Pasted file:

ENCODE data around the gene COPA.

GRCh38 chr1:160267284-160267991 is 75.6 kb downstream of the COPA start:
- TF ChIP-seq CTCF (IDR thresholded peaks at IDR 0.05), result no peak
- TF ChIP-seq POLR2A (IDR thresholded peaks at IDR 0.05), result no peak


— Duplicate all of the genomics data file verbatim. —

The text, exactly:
ENCODE data around the gene COPA.

GRCh38 chr1:160267284-160267991 is 75.6 kb downstream of the COPA start:
- TF ChIP-seq CTCF (IDR thresholded peaks at IDR 0.05), result no peak
- TF ChIP-seq POLR2A (IDR thresholded peaks at IDR 0.05), result no peak